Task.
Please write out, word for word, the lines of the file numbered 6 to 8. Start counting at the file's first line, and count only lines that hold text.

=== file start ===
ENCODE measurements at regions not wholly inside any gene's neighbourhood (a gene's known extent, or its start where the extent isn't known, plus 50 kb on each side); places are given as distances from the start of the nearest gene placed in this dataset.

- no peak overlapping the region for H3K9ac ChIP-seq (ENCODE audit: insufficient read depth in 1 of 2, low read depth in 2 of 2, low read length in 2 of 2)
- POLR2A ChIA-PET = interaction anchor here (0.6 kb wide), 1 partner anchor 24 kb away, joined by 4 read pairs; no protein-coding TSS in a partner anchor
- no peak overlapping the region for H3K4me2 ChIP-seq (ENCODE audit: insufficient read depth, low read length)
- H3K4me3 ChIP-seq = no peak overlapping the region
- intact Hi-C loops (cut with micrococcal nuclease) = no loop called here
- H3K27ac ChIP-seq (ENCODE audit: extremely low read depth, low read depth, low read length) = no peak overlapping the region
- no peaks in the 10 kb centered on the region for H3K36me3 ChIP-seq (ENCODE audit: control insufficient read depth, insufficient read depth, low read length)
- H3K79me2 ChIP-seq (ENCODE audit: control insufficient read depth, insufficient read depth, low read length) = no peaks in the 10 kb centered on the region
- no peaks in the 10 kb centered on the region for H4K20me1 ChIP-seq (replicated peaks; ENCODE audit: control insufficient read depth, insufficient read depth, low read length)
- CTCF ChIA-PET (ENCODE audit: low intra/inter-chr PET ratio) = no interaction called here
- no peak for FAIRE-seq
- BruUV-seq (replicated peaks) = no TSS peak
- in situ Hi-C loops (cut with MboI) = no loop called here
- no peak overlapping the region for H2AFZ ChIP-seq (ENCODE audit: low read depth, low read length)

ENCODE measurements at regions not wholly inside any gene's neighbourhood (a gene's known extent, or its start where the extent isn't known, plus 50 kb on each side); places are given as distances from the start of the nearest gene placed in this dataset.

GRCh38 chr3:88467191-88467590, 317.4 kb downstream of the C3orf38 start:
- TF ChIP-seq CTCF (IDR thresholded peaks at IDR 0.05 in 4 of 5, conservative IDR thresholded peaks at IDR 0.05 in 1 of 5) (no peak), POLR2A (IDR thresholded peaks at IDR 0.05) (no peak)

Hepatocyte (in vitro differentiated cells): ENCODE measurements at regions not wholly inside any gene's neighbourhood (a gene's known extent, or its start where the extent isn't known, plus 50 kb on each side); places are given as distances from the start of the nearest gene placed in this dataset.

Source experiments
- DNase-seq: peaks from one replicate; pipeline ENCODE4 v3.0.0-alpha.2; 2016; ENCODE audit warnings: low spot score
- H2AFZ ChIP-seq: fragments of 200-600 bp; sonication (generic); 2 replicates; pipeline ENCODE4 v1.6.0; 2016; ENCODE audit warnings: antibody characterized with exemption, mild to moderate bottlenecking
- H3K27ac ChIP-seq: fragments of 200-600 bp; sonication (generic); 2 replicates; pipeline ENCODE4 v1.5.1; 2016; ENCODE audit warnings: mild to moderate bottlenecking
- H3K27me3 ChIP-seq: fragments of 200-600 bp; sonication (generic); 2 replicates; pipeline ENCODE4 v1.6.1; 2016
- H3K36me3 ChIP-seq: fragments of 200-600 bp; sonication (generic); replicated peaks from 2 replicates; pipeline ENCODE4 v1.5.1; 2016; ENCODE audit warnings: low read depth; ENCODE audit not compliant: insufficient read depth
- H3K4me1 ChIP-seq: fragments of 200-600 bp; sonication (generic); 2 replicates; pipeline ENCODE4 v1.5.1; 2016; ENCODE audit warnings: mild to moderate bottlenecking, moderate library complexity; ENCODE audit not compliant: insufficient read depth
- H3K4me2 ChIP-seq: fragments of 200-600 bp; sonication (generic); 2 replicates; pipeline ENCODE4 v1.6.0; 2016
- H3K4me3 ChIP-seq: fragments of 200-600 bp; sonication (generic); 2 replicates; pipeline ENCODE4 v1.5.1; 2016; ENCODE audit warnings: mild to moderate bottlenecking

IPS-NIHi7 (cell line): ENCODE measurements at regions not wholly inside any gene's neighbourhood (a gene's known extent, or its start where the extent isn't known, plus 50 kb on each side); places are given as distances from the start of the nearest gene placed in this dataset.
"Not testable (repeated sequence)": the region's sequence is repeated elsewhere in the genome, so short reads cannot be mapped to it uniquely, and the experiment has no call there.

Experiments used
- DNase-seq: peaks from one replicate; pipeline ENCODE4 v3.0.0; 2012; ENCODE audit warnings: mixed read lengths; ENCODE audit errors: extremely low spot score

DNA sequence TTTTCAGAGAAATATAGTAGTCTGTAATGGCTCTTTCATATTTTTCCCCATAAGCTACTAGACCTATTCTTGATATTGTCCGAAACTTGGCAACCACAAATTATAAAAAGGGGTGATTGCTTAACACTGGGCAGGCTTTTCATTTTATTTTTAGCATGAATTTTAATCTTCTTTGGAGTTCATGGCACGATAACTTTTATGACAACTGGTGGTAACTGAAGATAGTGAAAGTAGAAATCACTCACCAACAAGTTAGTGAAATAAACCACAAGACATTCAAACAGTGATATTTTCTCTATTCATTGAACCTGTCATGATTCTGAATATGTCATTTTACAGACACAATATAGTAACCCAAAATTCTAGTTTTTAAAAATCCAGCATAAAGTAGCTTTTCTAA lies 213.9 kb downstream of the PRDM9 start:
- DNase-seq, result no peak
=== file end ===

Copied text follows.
- intact Hi-C loops (cut with micrococcal nuclease) = no loop called here
- H3K27ac ChIP-seq (ENCODE audit: extremely low read depth, low read depth, low read length) = no peak overlapping the region
- no peaks in the 10 kb centered on the region for H3K36me3 ChIP-seq (ENCODE audit: control insufficient read depth, insufficient read depth, low read length)